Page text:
A Rallying Pound

Figure 1-5 day Pound Sterling (b) vs United States Dollar Spot (GBP/USD)

After being suppressed in the lead up to the triggering of Article 50, the pound has now climbed to $1.25854(USD). So my prediction is that we are at the start of a bull run on sterling that will see 40% gains in the next five years. Am I talking rubbish? It’s more than possible! However, here’s why I think I’m right.

Firstly the pound is cheap, it’s as low as its ever been against the dollar, barr a few months in late 1984 to early 1985 when it fell to $1.04.

It’s also low against the euro where it’s sitting at €1.15. Higher than 2009 when it dipped to €1.02, but way below the €1.74 of 2000.

 

Admittedly the value is less clear if we look at the pound’s PPP (purchasing power parity), which compares the value of different countries’ currencies by taking a ‘basket of goods’ approach where its value is adjusted so that £1 buys you the same quantity of goods, regardless of the country you’re in. Oliver Harvey, Deutsche Bank’s macro strategist, thinks that the pound isn’t cheap on a PPP basis. However, Enigma Investments’ Charles Ekins believes it’s undervalued by 24% against the dollar, and 6% against the euro (which he also reckons is undervalued by 21% compared to the dollar). Ekins calculates that a fair PPP value is $1.63. Whilst the price is what the market says it is and not what I think, it appears that $1.40-$1.50 and €1.25-€1.30 is fair.

Secondly, our worst Brexit fears are now priced in. The pound plummeted after the Brexit result and had another pummelling following the Conservative Party conference at the end of last year.

However there was almost no impact when Theresa May announced that Article 50 would be triggered on 29th March. Given what had happened beforehand you may well have expected Armageddon but the markets seem to have accepted that the UK is leaving the EU. Volatility will still be inevitable every time negotiations come to a stand-off but it does seem like all the major bombshells have now been fired.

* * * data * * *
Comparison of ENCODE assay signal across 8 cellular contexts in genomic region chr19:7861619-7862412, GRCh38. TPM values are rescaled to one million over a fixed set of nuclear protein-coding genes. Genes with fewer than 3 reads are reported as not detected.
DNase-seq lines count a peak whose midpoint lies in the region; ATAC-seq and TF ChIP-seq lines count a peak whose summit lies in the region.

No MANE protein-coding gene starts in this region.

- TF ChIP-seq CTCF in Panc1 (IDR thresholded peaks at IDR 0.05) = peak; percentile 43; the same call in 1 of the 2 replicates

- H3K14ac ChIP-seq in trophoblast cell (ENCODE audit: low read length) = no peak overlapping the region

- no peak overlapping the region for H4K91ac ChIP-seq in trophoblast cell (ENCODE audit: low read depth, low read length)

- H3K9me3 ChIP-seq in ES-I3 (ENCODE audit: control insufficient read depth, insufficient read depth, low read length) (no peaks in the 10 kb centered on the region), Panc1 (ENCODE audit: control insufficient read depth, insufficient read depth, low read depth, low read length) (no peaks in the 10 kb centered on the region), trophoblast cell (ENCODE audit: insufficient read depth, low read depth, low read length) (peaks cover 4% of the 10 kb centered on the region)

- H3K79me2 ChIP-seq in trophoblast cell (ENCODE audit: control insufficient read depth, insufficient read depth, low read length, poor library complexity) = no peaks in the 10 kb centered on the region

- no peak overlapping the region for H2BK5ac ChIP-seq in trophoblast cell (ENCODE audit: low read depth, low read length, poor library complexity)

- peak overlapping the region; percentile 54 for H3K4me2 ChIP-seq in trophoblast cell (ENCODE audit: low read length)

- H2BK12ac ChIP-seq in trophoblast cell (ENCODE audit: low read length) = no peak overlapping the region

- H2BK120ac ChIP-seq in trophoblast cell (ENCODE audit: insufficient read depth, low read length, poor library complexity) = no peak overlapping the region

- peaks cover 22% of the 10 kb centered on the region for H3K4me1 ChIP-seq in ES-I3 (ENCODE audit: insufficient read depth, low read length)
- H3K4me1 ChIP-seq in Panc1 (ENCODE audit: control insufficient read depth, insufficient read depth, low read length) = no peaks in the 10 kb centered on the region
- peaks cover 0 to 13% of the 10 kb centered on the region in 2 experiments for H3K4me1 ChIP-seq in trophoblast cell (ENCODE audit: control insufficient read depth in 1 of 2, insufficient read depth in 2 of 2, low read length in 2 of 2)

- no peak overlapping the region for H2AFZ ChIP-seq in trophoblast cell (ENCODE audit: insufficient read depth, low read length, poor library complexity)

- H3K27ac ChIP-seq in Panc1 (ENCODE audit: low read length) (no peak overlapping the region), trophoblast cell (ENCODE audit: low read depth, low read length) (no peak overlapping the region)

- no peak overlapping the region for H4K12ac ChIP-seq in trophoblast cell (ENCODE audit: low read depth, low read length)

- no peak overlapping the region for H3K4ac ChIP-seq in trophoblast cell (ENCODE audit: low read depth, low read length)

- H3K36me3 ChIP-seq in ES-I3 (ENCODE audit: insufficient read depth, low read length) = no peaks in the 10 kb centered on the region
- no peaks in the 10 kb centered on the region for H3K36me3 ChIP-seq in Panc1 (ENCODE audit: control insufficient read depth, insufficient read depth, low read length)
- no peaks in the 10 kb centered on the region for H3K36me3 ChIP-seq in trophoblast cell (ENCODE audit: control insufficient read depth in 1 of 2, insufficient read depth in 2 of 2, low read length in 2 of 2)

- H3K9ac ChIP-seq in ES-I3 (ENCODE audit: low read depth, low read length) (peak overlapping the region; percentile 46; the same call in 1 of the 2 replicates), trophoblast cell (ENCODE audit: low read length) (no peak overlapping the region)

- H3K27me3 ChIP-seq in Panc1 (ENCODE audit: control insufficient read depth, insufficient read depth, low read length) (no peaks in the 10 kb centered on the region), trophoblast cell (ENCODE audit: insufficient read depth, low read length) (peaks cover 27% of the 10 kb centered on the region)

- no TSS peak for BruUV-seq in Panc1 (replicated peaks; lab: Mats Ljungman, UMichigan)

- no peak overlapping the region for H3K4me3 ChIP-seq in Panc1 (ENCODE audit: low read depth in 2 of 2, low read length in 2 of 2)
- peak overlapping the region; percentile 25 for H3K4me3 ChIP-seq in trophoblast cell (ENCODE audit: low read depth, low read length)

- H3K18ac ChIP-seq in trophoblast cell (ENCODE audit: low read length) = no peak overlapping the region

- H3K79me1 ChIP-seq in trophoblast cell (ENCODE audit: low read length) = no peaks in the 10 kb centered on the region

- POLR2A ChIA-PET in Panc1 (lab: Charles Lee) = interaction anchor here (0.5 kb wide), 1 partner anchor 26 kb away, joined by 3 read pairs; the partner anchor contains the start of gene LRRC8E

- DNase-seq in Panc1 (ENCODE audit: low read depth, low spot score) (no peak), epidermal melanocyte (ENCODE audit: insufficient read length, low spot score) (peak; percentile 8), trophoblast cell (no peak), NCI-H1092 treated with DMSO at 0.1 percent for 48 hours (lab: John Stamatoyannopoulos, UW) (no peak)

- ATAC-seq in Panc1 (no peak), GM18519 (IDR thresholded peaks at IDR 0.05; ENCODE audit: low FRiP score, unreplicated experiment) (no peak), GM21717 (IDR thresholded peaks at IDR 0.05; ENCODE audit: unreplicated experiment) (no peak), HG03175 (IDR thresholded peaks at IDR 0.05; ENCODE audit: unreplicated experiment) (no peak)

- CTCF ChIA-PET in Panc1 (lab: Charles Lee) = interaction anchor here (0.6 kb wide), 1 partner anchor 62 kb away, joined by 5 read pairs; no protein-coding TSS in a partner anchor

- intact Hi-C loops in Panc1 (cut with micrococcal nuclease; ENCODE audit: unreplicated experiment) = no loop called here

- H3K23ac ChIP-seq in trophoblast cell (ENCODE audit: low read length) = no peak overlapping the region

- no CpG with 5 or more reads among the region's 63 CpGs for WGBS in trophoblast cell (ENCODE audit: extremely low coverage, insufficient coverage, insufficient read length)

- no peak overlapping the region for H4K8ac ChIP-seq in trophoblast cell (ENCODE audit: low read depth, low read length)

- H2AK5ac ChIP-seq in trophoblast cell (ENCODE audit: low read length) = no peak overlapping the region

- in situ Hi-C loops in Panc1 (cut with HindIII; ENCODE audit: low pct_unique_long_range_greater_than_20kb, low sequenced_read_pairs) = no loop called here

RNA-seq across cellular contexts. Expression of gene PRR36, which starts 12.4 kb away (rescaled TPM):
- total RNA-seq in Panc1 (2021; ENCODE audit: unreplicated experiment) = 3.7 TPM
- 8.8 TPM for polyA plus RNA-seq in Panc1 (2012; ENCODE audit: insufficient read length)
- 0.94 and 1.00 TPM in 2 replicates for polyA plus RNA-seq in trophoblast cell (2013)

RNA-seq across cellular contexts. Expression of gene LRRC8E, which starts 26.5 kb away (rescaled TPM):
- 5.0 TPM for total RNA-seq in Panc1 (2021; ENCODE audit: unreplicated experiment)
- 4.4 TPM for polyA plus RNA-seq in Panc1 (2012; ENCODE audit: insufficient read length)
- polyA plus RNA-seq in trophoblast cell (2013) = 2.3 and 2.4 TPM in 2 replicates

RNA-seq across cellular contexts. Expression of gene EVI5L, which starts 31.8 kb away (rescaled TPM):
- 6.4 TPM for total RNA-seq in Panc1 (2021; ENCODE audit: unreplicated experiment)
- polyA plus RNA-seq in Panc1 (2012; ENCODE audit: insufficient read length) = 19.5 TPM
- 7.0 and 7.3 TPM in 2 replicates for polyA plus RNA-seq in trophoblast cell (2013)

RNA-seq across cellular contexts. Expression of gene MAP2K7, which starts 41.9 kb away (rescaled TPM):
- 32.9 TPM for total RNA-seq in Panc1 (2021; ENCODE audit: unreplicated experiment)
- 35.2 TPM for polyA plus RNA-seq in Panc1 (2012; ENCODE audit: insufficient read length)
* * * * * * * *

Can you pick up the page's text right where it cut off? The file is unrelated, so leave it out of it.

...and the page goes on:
Thirdly, inflation is raising its head and last week we saw that February’s inflation (as measured by the Office for National Statistics’ Consumer Prices Index – CPI), rose to 2.3% up from 1.8% in January. This increase has pushed inflation over the Bank of England’s 2% target putting an upward pressure on interest rates. Up until now, the bank has resolutely ignored its own inflationary target, refusing to raise interest rates. However, last week Kristin Forbes, US academic and member of the Bank of England Monetary Policy Committee (MPC), did indeed voted for a rise in interest rates. It was the first divergence of opinion amongst the policymakers since July 2016. Obviously it needs five MPC members to force an interest rate rise and with Carney in charge, there is more chance of me winning the lottery, but nonetheless a vote is a vote.